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Using Resources
  Introduction
  Welcome
  Objectives
  Prepare the Way
  Web Team
  Publishing Policy
  Student Permission
  Find a Host
  Copyright Issues
  Gather Resources
  Design Your Site
  Brainstorm Content
  Web Design
  Assessment Rubric
  Explore Examples
  Re-evaluate
  Storyboard
  Name Files/Folders
  Develop Your Site
  Page Layout
  Navigation
  Add Graphics
  Credibility
  Bring Traffic
  Site Interaction
  Evaluate Your Site
  Deliver
  Announcing
  Who Is Visiting
I

Designing Your School Web Site

Designing Your School Web Site

Plan Your Navigational Links
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This page offers tips as you plan how people will navigate within your web site. This page is divided into two topics:

1. Avoid Creating an Orphan Page

You want to avoid creating an "orphan page." This is a web page that has no links to navigate to another page within your web site. To avoid creating orphan pages follow these guidelines:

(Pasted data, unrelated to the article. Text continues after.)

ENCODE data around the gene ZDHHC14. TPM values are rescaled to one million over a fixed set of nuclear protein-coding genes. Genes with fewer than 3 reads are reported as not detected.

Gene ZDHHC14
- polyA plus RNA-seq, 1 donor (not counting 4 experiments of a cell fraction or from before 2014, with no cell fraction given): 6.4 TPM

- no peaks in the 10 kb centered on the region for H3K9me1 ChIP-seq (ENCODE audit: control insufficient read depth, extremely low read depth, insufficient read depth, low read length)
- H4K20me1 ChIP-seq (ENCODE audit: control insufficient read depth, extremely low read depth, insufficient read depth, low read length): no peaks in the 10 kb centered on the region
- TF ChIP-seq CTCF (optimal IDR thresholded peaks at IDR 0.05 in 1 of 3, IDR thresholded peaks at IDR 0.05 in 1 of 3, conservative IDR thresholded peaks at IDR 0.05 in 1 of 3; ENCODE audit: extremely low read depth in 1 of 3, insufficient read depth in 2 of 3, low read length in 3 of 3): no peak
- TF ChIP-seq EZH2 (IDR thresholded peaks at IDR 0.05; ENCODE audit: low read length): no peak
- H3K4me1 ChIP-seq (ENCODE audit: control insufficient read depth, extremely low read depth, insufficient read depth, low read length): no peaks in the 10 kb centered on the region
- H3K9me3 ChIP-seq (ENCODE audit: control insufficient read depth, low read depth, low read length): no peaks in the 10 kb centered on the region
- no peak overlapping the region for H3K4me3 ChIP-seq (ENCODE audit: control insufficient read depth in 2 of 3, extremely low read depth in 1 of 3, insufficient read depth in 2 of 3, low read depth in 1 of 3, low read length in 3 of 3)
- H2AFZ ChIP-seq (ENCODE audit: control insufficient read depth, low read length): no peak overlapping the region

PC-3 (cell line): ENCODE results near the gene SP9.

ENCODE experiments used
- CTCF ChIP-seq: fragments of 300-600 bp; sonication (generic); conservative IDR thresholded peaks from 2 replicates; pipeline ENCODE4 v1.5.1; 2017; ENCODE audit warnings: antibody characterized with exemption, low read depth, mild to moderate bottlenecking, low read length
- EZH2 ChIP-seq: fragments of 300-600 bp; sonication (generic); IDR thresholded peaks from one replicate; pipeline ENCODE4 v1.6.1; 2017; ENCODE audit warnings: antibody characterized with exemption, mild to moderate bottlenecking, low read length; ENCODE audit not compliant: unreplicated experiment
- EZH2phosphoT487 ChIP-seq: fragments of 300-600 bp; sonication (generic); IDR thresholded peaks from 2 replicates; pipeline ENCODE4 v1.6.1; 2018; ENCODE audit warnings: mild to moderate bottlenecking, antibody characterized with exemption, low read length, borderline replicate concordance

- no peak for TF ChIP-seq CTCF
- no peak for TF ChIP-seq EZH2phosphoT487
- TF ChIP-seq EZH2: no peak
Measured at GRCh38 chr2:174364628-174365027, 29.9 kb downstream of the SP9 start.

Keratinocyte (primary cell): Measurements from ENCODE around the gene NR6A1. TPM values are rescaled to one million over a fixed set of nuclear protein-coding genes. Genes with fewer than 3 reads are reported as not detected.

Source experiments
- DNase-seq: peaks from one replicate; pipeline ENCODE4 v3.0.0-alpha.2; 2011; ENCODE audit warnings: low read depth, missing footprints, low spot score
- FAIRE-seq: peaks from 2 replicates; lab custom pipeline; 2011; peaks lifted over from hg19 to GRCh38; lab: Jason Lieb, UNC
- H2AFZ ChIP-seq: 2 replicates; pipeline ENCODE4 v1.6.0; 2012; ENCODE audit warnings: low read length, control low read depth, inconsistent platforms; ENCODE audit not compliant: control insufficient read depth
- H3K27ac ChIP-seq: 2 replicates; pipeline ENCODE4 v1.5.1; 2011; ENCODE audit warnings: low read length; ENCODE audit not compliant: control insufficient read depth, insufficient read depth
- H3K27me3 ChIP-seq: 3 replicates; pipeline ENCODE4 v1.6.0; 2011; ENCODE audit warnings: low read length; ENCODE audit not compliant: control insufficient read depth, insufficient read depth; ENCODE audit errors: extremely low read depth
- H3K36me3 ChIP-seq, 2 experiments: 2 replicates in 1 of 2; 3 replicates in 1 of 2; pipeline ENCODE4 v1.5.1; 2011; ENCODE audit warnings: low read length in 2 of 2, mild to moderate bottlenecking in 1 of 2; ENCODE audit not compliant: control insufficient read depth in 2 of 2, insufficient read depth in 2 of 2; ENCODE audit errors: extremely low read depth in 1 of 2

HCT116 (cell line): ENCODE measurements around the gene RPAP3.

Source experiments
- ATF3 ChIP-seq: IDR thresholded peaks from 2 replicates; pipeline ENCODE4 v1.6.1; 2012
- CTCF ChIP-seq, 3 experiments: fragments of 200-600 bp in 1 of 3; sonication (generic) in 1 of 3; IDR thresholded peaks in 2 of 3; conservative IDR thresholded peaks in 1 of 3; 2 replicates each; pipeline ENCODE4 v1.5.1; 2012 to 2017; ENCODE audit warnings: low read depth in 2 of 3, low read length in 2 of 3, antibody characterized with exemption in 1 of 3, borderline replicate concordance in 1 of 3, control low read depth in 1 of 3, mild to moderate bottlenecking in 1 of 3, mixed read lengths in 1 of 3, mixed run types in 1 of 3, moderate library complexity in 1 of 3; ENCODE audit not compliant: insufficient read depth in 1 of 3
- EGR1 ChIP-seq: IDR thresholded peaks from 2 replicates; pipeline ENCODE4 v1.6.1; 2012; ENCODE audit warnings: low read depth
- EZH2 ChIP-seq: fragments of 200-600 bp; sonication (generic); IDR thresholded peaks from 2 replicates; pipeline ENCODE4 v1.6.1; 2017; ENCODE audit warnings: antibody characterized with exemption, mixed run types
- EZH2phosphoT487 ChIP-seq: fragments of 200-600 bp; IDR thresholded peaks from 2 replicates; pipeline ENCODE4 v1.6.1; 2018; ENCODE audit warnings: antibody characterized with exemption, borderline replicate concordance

1. Every page should have a link to either the main folder page or a link to your school or class homepage.
  2. Your classroom homepage should have a link to your school's homepage. The school's homepage should include a link to the corporation's homepage. The corporation's homepage should have a link to the State Department of Education.
  3. If your folder contains more than one file, you need to plan how visitors will advance to the next page or return to the previous page.

2. Tips for Using Graphics as a Navigational Button

If you are using a graphic as a navigational button, you should include a text alternative for navigating. There are two reasons why you should include a text alternative:

  1. Not all web browsers, such as Netscape version 2, will recognize an image as a link to another file or web page.

  1. Some people choose not to download any graphics when they are on the Internet. If you only had graphics for your navigational links, they would have a difficult time getting around within your activity. Within the description of the graphics or image tag, you should include a text alternative so that when images are not downloaded, a text description will appear.
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  1. This is a good example of an image that also has a text alternative with it. Whether your visitors are using an old browser or have chosen to turn their graphics off, they are still able to navigate within your site.
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